I think scale is about, in a way, the apprehension of proportion, and all the proportions that mean things to us as human beings are related to the body.
I want people to be excited about cooling towers and megasheds; they’re as much part of our history as the rural barn.
Art is the means by which we communicate what it feels like to be alive – in the past, that was mixed up with other illustrative duties, but that was still its central function that has been liberated in the art called modern.
How do you make the timelessness of inert, silent objects count for something? How to use the, in a way, dumbness of sculpture in a way that acts on us as living things?
If your work doesn’t speak to people, it’s beyond comprehension and risible, but if people engage with it, you become tarred with the brush of populism.
I’m trying to make work that is reflective and is encouraging of reflection.
I would say that the whole way that I have approached the body is as a space, not a thing – not an object to be improved, idealised or whatever, but simply to be dwelt in.
I have to say that I reject somewhat the distinction between something called art and something called public art. I think all art demands and desires to be seen.
Western Australia is covered by granite, the largest single piece of Achaean rock that still lies on the surface of the, of, of the Earth, that’s 2.5 to 2.9 billion years old. It’s one of the most ancient and intact bits of the Earth’s crust.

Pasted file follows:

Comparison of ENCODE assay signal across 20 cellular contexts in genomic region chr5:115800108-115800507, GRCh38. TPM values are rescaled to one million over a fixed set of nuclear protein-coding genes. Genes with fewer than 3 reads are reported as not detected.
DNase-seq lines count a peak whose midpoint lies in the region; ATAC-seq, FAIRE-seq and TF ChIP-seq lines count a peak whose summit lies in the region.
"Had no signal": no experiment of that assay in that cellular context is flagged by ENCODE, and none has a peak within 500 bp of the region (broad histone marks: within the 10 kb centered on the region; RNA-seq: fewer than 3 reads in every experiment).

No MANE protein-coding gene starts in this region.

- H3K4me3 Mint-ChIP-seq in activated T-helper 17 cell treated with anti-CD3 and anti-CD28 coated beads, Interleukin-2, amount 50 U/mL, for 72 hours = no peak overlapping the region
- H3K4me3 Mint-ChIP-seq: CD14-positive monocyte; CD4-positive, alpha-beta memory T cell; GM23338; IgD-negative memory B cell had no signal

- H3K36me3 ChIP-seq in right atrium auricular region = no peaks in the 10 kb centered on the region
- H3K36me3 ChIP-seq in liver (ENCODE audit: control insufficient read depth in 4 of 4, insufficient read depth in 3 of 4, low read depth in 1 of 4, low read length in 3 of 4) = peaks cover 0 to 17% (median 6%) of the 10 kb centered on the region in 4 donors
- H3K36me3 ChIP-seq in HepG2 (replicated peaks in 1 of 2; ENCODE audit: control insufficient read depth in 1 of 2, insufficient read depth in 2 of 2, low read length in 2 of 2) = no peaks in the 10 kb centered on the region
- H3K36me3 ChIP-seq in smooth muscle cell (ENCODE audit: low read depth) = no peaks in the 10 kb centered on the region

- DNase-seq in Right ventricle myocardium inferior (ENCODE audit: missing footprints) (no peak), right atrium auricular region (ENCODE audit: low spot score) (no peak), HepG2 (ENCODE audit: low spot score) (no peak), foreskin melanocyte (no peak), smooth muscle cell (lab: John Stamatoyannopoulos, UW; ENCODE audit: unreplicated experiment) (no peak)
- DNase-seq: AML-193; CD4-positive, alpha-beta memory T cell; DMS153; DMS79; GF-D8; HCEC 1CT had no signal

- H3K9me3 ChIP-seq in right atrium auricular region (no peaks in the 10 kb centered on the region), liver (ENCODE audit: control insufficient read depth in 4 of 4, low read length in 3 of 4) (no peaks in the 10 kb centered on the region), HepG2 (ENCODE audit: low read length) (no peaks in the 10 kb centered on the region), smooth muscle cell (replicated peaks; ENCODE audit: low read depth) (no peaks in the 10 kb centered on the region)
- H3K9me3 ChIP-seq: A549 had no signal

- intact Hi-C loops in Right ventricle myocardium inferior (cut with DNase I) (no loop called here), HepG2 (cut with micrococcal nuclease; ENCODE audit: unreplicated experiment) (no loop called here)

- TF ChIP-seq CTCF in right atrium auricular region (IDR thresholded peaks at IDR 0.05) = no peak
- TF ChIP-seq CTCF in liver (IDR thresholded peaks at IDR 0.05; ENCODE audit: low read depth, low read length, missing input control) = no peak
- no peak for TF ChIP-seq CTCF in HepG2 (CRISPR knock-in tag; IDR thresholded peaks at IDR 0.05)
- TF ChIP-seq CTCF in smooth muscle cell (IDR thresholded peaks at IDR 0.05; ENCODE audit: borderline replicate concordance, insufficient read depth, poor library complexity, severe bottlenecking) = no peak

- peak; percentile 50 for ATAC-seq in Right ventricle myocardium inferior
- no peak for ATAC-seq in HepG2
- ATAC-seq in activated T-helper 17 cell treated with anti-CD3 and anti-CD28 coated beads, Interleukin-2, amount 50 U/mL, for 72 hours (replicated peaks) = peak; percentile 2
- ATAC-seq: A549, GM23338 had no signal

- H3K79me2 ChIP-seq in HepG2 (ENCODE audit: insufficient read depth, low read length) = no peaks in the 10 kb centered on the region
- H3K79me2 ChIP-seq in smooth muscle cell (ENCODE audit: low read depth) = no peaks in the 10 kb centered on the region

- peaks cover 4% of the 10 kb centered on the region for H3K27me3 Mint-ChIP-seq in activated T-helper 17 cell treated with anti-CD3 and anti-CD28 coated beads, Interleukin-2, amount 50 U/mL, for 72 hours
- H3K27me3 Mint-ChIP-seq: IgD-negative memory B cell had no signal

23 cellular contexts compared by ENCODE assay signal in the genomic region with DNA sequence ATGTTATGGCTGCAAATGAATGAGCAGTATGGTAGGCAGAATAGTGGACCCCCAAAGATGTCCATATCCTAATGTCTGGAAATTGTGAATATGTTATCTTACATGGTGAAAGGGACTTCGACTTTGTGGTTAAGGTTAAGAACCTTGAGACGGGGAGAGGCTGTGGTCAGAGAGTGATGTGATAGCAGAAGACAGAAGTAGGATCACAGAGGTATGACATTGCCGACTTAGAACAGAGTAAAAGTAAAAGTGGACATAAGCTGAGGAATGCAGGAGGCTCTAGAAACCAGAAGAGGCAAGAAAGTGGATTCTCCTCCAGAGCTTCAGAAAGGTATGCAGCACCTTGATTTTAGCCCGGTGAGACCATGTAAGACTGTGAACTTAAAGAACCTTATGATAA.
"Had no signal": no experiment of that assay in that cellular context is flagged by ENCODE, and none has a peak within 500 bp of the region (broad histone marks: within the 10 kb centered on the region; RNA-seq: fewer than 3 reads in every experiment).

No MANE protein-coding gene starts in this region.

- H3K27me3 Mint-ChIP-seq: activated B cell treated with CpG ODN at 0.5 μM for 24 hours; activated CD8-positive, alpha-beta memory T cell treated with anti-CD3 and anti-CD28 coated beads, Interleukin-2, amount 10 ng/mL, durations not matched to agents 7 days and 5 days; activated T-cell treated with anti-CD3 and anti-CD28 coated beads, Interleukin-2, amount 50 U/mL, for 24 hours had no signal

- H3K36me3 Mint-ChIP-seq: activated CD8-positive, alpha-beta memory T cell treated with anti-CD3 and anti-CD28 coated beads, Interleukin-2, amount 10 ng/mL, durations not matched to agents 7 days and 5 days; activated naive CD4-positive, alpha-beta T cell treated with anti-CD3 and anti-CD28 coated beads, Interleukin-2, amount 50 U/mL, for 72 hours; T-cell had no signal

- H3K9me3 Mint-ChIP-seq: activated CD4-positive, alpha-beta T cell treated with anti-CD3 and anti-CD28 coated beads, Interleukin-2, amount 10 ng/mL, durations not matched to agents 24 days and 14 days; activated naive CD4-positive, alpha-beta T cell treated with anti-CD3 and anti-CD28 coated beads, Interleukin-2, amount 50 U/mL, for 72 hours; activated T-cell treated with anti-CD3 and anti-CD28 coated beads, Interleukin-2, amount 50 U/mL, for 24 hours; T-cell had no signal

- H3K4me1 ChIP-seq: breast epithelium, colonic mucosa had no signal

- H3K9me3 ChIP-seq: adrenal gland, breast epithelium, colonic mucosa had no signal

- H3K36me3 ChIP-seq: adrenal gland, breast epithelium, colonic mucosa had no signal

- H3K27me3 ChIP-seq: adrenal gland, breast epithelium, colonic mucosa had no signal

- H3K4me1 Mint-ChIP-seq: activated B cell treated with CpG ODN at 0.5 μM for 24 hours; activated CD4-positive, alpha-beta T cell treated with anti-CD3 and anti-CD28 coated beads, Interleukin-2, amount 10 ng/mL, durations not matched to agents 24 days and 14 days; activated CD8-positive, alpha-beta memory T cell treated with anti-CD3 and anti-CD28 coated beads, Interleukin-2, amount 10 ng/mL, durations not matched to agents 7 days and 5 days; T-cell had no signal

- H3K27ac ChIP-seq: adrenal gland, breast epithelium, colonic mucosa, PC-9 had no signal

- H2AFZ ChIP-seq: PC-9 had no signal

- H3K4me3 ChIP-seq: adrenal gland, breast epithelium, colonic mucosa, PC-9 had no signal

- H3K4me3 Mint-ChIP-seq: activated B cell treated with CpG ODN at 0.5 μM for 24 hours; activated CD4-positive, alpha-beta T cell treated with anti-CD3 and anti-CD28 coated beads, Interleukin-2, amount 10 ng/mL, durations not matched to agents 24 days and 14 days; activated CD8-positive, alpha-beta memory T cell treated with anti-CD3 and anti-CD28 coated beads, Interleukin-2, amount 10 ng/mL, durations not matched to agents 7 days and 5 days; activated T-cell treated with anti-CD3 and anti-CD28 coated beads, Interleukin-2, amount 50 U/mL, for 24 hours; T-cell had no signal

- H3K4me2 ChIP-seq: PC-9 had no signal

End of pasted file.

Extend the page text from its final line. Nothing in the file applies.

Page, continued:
The very first lead work that I made is called ‘Land Sea and Air,’ and is the enclosure of primal elements within that kind of carapace of lead.
I think it’s probably the Dutch who are to blame for starting the whole ‘art business’, because before they came along, art was attached to relatively stable structures, and it was everybody’s. It was like going to the movies.
I feel terribly misunderstood; I feel terribly misunderstood.
I think critics are very useful. But I think that they, in a way, betray their position when they stop people looking for themselves.
Judgment is very easy, but I think, on the whole, professional critics maybe see too much, and compare too much, and forget the joy of actually looking and contemplating for its own sake.
Due to the failure of politics, which has become a process of middle-management, art has become one of the last open spaces to question core beliefs and to design a viable future. Art becomes an open space where we can ask fundamental questions about ourselves.
Cities have become places where we are controlled, by CCTV and other means, in the same way as machines are controlled. My works provide an imaginative space in which this can be challenged. It’s like opening a window in a closed room.
I believe in the city as a natural human environment, but we must humanize it. It’s art that will re-define public space in the 21st Century. We can make our cities diverse, inspirational places by putting art, dance and performance in all its forms into the matrix of street life.